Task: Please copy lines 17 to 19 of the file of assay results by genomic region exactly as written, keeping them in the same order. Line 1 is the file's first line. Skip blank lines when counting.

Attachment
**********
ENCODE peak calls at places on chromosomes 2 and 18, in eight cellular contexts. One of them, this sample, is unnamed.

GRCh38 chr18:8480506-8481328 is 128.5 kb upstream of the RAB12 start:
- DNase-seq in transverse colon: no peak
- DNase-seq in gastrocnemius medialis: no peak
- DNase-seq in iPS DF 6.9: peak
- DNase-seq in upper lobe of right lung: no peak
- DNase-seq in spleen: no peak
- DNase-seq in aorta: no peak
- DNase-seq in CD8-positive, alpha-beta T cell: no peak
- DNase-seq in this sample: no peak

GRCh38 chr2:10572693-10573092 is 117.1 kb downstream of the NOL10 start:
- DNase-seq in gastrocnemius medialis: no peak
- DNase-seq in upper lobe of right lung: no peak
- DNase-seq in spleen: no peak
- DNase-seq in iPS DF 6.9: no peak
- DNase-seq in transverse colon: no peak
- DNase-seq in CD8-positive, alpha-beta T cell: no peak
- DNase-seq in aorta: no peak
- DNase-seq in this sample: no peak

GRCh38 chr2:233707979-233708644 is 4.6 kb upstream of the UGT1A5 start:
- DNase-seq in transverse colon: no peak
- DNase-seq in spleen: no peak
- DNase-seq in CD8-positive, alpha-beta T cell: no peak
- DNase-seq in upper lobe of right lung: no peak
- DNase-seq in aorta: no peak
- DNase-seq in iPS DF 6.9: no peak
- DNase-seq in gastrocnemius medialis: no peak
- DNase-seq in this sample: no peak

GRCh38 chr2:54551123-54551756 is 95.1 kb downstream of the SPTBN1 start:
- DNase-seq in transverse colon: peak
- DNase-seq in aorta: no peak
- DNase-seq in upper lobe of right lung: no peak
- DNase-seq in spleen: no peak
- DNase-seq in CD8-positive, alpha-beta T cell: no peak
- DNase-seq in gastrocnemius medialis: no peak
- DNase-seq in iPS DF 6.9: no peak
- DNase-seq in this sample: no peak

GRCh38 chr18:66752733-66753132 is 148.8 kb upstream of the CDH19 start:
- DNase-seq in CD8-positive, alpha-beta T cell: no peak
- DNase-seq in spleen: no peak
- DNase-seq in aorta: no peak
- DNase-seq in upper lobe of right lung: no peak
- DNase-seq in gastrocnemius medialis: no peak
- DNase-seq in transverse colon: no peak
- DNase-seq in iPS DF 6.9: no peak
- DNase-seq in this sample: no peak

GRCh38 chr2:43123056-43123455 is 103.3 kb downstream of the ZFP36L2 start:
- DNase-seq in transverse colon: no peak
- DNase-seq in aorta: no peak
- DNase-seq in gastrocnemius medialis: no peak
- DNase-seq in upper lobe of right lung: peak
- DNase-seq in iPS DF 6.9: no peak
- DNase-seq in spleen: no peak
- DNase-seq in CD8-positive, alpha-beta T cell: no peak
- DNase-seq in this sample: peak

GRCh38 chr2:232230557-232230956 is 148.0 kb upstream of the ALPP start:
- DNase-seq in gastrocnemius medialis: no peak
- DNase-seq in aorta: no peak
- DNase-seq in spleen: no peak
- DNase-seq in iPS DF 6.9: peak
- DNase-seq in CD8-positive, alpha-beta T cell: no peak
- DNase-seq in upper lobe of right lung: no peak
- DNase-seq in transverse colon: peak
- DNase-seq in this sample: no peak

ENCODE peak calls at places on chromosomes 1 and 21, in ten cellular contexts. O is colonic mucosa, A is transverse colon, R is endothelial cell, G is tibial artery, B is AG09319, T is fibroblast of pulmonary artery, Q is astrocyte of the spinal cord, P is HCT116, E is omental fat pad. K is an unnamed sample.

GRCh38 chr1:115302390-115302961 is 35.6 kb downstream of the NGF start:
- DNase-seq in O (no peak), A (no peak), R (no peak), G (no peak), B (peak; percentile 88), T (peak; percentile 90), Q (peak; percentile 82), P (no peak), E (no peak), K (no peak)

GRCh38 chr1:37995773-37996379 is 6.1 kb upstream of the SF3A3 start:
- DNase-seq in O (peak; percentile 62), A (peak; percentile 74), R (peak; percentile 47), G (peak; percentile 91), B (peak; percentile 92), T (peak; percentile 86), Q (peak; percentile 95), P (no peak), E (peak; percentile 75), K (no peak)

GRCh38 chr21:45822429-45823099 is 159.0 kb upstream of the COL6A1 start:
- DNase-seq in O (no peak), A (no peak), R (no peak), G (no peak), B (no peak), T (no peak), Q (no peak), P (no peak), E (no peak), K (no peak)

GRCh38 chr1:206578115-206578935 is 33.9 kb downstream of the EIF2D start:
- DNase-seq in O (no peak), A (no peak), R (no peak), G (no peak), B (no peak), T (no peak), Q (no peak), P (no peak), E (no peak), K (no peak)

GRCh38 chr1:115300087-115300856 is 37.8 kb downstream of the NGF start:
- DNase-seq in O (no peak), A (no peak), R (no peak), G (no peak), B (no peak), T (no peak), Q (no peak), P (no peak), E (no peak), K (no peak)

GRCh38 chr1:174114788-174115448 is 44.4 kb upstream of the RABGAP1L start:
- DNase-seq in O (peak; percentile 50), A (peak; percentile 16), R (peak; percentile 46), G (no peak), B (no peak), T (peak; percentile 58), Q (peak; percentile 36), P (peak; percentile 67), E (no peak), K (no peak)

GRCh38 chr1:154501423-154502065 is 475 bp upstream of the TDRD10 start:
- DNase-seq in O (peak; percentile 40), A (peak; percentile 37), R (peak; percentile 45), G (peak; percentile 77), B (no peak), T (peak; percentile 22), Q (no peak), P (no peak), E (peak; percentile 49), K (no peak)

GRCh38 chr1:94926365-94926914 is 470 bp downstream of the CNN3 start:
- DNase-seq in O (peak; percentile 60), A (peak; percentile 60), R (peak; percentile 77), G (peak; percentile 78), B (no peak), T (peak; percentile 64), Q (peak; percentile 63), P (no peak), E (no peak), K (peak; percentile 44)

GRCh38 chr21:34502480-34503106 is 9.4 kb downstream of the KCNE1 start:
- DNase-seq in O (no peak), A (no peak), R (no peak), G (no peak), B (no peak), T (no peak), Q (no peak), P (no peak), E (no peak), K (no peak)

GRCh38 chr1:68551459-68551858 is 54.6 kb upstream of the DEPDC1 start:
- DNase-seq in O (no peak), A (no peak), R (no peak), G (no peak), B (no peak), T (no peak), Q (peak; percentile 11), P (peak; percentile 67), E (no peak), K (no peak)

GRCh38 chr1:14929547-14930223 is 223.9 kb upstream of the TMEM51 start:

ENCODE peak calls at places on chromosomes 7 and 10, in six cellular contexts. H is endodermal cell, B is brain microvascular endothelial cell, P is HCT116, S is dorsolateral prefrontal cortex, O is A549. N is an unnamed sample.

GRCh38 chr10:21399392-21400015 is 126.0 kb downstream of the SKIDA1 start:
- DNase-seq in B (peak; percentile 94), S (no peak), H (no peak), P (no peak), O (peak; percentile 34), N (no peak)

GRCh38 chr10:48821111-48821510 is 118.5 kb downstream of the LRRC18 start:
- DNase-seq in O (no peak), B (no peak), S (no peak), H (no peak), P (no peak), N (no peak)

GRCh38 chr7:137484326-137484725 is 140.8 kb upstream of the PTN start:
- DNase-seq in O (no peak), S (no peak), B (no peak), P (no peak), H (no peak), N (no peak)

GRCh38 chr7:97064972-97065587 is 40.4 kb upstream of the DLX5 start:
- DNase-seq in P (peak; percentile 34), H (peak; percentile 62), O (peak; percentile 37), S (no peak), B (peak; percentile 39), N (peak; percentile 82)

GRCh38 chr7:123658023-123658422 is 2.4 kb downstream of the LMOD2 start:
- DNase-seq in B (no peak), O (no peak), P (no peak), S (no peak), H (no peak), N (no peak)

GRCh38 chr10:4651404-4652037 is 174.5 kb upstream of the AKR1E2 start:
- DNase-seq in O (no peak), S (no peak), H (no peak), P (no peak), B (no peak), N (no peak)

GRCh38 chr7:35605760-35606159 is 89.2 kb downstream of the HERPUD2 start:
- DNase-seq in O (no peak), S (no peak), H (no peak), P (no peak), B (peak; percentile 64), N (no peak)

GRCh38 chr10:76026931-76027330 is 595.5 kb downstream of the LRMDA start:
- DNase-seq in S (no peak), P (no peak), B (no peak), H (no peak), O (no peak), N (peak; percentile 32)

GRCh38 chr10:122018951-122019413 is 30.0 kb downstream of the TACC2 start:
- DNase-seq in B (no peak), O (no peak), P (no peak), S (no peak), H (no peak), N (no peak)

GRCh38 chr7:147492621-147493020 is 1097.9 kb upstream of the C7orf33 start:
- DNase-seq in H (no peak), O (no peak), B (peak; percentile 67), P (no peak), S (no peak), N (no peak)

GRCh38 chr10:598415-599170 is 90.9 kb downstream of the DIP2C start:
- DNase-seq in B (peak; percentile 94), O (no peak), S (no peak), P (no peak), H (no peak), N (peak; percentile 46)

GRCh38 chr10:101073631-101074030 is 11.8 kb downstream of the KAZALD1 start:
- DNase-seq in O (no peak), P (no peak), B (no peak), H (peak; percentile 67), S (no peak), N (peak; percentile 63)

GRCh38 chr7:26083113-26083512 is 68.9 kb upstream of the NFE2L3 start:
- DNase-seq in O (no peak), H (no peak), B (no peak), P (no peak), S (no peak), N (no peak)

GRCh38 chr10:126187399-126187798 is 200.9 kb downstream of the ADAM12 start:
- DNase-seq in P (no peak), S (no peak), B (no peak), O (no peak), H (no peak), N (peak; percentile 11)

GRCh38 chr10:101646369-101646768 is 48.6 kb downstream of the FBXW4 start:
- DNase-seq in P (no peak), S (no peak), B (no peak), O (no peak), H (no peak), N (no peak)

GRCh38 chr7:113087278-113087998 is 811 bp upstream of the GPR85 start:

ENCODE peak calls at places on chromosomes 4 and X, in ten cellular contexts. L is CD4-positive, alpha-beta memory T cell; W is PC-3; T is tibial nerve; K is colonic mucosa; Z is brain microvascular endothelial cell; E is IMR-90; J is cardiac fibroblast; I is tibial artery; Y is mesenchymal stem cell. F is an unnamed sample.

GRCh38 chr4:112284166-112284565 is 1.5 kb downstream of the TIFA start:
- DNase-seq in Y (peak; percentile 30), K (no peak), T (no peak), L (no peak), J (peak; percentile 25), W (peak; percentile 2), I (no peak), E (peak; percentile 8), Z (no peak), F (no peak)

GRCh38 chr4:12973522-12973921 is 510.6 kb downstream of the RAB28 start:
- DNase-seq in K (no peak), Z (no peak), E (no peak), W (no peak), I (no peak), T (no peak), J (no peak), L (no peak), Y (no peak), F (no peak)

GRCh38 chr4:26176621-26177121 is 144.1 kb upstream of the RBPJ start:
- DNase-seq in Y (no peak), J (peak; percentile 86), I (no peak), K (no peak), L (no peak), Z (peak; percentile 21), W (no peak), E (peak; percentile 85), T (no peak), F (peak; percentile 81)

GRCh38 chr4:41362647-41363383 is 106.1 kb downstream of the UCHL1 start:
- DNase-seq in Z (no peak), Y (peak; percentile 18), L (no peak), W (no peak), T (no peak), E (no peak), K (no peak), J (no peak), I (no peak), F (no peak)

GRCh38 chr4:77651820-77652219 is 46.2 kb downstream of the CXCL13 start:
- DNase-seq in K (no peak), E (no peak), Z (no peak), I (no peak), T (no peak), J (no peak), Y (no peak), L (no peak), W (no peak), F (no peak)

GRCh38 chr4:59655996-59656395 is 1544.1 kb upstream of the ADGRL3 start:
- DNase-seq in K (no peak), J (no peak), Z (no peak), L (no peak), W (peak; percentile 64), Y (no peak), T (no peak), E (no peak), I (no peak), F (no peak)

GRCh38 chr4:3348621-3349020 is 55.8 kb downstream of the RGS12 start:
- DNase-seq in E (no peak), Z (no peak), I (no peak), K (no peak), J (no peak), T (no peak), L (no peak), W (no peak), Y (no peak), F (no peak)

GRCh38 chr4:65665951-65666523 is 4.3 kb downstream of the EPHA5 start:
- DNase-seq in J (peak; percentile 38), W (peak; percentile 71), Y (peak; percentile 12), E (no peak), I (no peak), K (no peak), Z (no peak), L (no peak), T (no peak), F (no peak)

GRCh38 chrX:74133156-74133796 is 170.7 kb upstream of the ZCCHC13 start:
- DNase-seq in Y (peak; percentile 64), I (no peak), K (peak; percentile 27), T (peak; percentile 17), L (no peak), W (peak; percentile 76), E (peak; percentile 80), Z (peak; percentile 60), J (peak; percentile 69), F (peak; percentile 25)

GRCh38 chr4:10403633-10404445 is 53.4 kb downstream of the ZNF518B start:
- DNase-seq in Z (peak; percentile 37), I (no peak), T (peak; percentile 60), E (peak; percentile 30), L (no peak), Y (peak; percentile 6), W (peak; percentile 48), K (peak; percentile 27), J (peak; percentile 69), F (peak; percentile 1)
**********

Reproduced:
- DNase-seq in CD8-positive, alpha-beta T cell: no peak
- DNase-seq in aorta: no peak
- DNase-seq in this sample: no peak